Palaeontologists have added another snapshot to our ancestral family album with the discovery of one of the oldest fossils that can be linked to human ancestry.

The researchers analysed 45 fossils roughly the size and shape of a grain of rice found in sedimentary rock from China's Shaanxi province, and determined that they belonged to an as-yet-undescribed species of animal that's distantly related to humans.

Its new name, Saccorhytus coronarius, refers to its sack-like body and crown-like mouth.

It's thought that this tiny ancestor to all vertebrates settled itself between the sand grains of an ancient seabed back in the early Cambrian period - about 540 million years ago.

Its discovery helps fill a piece of the puzzle in the evolution of a category of organisms called deuterostomes, to which we humans belong, along with starfish, sea-cucumbers, and acorn worms.

This superphylum of animals includes the groups like chordata (backboned animals), echinodermata (spiky skinned animals, such as sea urchins), and hemichordata (a category of worm-like animals), and is distinguished by the way it divides itself as an embryonic ball of cells.

During the Cambrian period, primitive deuterostomes rapidly diversified into a large number of varied groups.

Evidence of these descendants can be found in rocks dating back about half a billion years ago, yet massive differences between the groups, together with their rapid divergence, has made it difficult to imagine what earlier deuterostomes might have looked like.

Using genetic differences in modern deuterostomes as a kind of 'molecular clock', biologists have a good estimate of when this group of organisms split up. Yet the fossil record has been rather blank, leading many to speculate that these distant ancestors were simply too tiny to fossilise easily.

With this discovery, palaeontologists now have a much clearer impression of this ancestor's appearance. And they were indeed small.

In some ways, the symmetrical, millimetre long fossils resemble tiny masks. A hole in the middle represents the animal's gaping mouth, surrounded by wrinkles that might have allowed it to stretch itself around relatively large prey.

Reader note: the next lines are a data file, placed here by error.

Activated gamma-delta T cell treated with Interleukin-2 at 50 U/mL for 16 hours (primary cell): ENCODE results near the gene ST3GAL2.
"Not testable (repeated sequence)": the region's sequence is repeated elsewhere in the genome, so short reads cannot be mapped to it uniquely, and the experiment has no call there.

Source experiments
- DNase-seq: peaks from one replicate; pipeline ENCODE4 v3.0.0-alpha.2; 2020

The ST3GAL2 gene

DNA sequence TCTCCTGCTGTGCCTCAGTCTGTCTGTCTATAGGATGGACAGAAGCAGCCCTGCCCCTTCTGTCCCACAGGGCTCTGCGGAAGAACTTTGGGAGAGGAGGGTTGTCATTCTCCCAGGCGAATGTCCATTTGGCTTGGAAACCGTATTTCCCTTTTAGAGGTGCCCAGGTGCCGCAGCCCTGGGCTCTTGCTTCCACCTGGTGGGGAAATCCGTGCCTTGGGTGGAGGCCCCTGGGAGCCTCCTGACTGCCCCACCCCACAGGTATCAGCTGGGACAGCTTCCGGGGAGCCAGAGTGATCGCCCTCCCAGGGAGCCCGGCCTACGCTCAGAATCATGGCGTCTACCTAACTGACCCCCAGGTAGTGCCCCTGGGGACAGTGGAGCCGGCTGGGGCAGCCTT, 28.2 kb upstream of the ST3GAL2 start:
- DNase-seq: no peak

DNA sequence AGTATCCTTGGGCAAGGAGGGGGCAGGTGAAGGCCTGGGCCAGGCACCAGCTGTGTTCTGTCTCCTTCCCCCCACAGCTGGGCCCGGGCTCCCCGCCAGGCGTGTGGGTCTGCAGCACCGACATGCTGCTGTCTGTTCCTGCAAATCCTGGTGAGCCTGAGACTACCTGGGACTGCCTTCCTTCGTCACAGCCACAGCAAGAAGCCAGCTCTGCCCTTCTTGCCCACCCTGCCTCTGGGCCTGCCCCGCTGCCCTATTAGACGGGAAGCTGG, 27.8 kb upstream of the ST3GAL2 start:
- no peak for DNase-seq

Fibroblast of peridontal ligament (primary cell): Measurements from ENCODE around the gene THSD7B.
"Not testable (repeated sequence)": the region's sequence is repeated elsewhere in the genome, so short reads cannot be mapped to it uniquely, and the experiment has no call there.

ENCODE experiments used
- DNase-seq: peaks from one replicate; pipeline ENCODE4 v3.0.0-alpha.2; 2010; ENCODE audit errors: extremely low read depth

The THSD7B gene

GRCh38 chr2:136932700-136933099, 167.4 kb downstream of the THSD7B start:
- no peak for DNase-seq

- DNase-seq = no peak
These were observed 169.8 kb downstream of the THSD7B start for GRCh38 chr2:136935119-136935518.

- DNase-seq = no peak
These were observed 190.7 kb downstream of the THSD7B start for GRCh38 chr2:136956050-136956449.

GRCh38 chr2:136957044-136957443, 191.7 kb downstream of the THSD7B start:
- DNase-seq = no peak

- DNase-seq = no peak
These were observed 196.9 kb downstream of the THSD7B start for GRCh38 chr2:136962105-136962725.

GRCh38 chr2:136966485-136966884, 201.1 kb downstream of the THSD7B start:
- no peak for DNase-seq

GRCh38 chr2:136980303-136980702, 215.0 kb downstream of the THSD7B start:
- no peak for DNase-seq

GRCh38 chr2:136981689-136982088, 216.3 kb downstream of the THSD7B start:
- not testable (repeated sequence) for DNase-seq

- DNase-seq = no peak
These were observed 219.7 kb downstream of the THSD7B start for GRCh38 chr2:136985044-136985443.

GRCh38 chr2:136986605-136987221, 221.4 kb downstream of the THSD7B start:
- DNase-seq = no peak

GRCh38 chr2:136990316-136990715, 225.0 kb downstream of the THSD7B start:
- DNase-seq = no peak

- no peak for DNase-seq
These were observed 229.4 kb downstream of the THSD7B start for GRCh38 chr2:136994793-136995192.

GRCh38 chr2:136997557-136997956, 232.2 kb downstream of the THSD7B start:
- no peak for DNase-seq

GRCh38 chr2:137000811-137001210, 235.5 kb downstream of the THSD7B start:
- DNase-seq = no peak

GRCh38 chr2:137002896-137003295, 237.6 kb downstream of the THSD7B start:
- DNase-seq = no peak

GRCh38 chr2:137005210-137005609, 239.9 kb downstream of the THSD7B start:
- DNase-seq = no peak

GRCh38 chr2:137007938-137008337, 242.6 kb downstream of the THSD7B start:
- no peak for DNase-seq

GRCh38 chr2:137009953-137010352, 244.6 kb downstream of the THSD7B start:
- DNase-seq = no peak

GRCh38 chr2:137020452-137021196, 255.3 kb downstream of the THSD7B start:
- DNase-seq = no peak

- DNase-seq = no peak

Its folds and crinkles imply it was covered with thin skin and muscles, allowing it to squirm in and out of the sediment.

Other features resembling eyes and nostrils were possibly vents that expelled water and waste, since - rather unusually for a deuterostome - there is no clear indication the animal had an anus.

The researchers suggested these openings could represent the pre-cursors to pharyngeal slits, which became gills in fish, and ultimately form the origins of our ears.

Team researcher Simon Conway Morris from University of Cambridge, explained:

"We think that as an early deuterostome this may represent the primitive beginnings of a very diverse range of species, including ourselves. To the naked eye, the fossils we studied look like tiny black grains, but under the microscope the level of detail is jaw-dropping. All deuterostomes had a common ancestor, and we think that is what we are looking at here."

It's unlikely we can trace a line of ancestry directly to Saccorhytus coronarius, making this tiny critter more like a great aunt than a distant grandmother.

But knowing we might have to look for tiny sand-dwellers to understand our far distant ancestry opens a new avenue of discovery, and we can't wait to see where it leads.

The research was published in Nature.